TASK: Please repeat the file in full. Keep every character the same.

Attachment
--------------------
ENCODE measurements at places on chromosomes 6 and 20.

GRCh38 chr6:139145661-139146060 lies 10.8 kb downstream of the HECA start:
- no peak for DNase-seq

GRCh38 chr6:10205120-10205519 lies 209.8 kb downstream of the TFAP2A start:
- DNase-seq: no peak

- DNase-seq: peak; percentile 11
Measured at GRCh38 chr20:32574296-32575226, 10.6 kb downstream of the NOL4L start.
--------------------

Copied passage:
ENCODE measurements at places on chromosomes 6 and 20.

GRCh38 chr6:139145661-139146060 lies 10.8 kb downstream of the HECA start:
- no peak for DNase-seq

GRCh38 chr6:10205120-10205519 lies 209.8 kb downstream of the TFAP2A start:
- DNase-seq: no peak

- DNase-seq: peak; percentile 11
Measured at GRCh38 chr20:32574296-32575226, 10.6 kb downstream of the NOL4L start.